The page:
Following Nigeria’s exit from the Paris Club, attention was focused on Nigeria’s London Club Debts. Consequently, about US$1.406 billion (N182.78 billion) was paid to exit the London Club debts, while a further US$1.487 billion, to redeem the par bonds between November and December 2006. An additional 1 per cent commission was paid to the Central Bank of Nigeria (CBN) amounting to US$14.868 million. The US$1.487 billion par bonds payments was made in three tranches of US$813 million on November 10, 2006; US$300 million on December 29, and US$373.849 million on December 29.
Other payments for the par bonds covered transaction costs of US$61,432 (paid on November 21, 2006) and collaterised interest payment by the CBN (US$91.922 million). Of the US$1.487 billion par bonds repaid, the London Club refunded US$747.82 million, being proceeds on collaterals, bringing the total exit payment for the par bonds to US$845.88 million. Holders of the promissory notes were paid US$476.595 million on February 26 through Merryl Lnych of the United States, while US$349,006.0 was paid as transaction costs. The government re-purchased 369,154 oil warrants at US$220.0 each on March 30, amounting to US$81.671 million. Other payments on the warrants included professional legal fee of US$695.721 to Gottlieb, dealer manager fee of US$260,326 to Citibank, and financial advisory fee of US$215,005 to Lazard. This brought the total transaction costs to US$$1.201 million, and total oil warrant exit payments to US$$82.872 million.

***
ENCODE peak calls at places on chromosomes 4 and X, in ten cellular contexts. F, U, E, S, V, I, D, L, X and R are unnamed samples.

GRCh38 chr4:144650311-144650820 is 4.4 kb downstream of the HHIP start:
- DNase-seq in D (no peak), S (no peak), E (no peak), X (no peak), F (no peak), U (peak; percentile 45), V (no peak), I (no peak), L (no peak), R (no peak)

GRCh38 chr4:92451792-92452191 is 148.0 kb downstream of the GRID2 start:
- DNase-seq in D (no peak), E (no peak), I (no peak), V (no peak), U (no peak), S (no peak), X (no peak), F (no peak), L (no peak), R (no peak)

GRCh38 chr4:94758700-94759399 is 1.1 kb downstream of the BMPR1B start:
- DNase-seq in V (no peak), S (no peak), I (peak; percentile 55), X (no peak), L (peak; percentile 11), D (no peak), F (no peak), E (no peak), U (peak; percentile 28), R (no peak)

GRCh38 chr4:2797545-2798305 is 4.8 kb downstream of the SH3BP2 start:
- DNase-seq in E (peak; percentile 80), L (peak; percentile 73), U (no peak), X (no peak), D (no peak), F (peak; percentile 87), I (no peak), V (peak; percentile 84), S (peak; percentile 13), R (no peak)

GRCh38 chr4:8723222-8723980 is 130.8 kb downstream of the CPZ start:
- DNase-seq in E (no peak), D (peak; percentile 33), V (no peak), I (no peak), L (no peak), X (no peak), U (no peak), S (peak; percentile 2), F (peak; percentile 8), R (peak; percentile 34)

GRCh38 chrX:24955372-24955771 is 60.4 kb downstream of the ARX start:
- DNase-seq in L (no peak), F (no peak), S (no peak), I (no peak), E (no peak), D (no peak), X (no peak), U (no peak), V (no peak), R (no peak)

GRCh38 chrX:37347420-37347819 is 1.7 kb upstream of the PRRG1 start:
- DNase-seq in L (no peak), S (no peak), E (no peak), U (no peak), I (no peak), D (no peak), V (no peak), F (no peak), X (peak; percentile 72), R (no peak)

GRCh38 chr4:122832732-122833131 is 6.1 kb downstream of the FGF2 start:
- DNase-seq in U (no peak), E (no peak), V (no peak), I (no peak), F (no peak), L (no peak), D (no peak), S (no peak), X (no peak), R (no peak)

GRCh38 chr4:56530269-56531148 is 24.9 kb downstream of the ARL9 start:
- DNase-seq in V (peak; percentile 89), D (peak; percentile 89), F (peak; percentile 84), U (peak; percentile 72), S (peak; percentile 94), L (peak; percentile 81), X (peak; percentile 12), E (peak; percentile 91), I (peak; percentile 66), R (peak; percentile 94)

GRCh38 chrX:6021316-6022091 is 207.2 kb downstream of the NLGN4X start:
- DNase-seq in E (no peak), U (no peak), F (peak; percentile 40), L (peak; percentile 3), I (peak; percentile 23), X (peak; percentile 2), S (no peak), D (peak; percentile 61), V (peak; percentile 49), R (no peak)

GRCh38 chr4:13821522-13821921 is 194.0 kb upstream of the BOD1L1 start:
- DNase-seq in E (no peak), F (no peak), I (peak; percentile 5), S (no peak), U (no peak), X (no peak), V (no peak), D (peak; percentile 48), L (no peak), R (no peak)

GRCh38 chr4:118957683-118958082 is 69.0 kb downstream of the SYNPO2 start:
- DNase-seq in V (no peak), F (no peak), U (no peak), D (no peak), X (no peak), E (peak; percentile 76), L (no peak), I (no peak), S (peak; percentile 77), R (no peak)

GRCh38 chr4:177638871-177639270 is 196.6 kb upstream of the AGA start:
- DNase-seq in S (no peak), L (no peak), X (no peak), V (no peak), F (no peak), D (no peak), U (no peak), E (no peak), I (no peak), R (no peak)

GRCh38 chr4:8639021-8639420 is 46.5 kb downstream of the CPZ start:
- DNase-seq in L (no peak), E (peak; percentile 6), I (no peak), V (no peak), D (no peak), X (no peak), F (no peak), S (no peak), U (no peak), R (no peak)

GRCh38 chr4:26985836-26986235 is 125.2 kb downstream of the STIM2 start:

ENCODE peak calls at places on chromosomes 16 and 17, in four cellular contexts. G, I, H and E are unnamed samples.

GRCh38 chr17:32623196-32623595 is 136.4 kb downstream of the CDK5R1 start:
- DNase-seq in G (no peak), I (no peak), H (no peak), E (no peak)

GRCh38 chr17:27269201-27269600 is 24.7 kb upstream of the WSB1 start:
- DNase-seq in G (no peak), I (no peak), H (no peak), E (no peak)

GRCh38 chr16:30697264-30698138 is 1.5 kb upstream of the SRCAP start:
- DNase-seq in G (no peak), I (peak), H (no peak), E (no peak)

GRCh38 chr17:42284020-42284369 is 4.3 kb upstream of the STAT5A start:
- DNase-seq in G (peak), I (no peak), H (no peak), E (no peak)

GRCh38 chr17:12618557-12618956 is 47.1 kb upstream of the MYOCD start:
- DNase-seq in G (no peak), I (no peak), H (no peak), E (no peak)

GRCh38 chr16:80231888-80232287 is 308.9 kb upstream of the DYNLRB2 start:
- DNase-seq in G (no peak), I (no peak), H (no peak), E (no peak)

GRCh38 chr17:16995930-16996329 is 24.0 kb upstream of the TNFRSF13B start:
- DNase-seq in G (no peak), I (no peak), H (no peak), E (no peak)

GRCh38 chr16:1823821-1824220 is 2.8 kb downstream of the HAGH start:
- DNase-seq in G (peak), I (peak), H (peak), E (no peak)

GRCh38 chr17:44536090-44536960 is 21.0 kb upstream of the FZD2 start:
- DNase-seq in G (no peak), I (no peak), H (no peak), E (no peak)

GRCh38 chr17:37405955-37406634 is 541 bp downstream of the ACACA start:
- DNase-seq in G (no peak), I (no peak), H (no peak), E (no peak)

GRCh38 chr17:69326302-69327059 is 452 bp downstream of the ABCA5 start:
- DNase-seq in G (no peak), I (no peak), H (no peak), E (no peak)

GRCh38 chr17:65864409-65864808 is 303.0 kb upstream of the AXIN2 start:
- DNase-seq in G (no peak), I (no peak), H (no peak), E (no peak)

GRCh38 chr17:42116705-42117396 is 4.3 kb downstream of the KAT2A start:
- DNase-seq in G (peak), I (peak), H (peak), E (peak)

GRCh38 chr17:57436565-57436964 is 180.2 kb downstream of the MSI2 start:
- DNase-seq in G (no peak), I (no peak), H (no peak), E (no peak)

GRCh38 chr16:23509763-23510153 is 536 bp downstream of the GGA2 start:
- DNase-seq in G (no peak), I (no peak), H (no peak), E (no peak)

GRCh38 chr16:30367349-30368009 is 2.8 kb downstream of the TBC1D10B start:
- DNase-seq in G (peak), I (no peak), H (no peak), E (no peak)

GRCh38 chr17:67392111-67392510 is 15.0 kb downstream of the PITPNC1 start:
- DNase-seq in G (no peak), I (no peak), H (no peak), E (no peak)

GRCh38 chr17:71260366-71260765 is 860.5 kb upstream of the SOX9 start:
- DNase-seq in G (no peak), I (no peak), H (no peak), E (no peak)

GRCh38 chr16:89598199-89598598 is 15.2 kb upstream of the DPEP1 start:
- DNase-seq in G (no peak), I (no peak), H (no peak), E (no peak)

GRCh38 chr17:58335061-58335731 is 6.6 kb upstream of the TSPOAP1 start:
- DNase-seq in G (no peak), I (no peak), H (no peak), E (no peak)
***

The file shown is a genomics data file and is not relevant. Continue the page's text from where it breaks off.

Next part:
The composition of the debt is as follows:
Par Bonds:: These are mainly arrears of commercial bank term loans, plus some arrears of letters of credit, bills for collection, etc. accumulated during the 1980s.
• The par bonds were Issued in 1992, collateralized with US Treasury zero coupon bonds maturing in 2020
• Interest rate of 6.25% paid semi-annually amounting to $90 million a year
• Par Bond holders were issued with additional debt instruments-oil warrants
Oil Warrants: Issued along with the Par Bonds.
• Approximately 2 million oil warrants issued along with Par Bonds in 1992 maturing in 2020.
• Semi annual interest payment subject to rise in oil price above reference price of $28 consistently for 6 consecutive months, but capped at $15.
• Current payment liability amounts to $52.7 million per year
Promissory Notes: Issued through the CBN, resulting from uninsured short-term trade debt, accumulated in the early 1980s.
• Verification exercise carried out by Chase Manhattan in the mid-1980s.
• Original amount= $4,891.3million. Amount currently outstanding=$649.8million
• Quarterly payments totaling $170.85 million a year; to be fully amortized/paid off in 2010